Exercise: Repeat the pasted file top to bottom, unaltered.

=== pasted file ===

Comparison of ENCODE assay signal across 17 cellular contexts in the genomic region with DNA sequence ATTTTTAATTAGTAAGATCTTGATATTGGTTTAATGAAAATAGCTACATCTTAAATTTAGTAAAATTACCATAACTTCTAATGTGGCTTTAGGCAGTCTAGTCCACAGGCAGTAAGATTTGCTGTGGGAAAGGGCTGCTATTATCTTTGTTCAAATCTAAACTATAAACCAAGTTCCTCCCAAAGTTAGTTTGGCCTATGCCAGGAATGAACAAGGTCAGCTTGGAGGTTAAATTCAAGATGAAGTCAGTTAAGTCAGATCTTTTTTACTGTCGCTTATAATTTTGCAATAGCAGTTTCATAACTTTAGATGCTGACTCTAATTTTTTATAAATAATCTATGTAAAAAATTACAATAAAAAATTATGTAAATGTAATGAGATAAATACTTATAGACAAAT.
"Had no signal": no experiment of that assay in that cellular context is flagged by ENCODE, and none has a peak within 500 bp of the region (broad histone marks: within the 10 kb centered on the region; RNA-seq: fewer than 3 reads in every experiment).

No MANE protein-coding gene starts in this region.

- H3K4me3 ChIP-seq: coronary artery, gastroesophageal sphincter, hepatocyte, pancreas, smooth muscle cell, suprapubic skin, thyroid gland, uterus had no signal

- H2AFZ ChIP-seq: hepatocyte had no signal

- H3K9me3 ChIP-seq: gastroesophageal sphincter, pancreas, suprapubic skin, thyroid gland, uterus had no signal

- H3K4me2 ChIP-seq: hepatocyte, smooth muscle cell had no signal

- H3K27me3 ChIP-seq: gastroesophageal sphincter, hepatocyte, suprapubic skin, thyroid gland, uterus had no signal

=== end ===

Comparison of ENCODE assay signal across 17 cellular contexts in the genomic region with DNA sequence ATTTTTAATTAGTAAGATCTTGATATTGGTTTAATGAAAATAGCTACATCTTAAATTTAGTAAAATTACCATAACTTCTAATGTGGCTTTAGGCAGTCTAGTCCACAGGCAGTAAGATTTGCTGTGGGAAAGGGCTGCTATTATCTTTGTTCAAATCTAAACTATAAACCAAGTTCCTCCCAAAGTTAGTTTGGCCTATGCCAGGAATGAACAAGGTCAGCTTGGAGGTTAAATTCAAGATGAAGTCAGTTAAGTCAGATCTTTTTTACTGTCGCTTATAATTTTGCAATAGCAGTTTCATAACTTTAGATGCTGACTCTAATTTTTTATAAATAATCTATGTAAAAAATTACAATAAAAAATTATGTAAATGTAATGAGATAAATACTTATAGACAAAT.
"Had no signal": no experiment of that assay in that cellular context is flagged by ENCODE, and none has a peak within 500 bp of the region (broad histone marks: within the 10 kb centered on the region; RNA-seq: fewer than 3 reads in every experiment).

No MANE protein-coding gene starts in this region.

- H3K4me3 ChIP-seq: coronary artery, gastroesophageal sphincter, hepatocyte, pancreas, smooth muscle cell, suprapubic skin, thyroid gland, uterus had no signal

- H2AFZ ChIP-seq: hepatocyte had no signal

- H3K9me3 ChIP-seq: gastroesophageal sphincter, pancreas, suprapubic skin, thyroid gland, uterus had no signal

- H3K4me2 ChIP-seq: hepatocyte, smooth muscle cell had no signal

- H3K27me3 ChIP-seq: gastroesophageal sphincter, hepatocyte, suprapubic skin, thyroid gland, uterus had no signal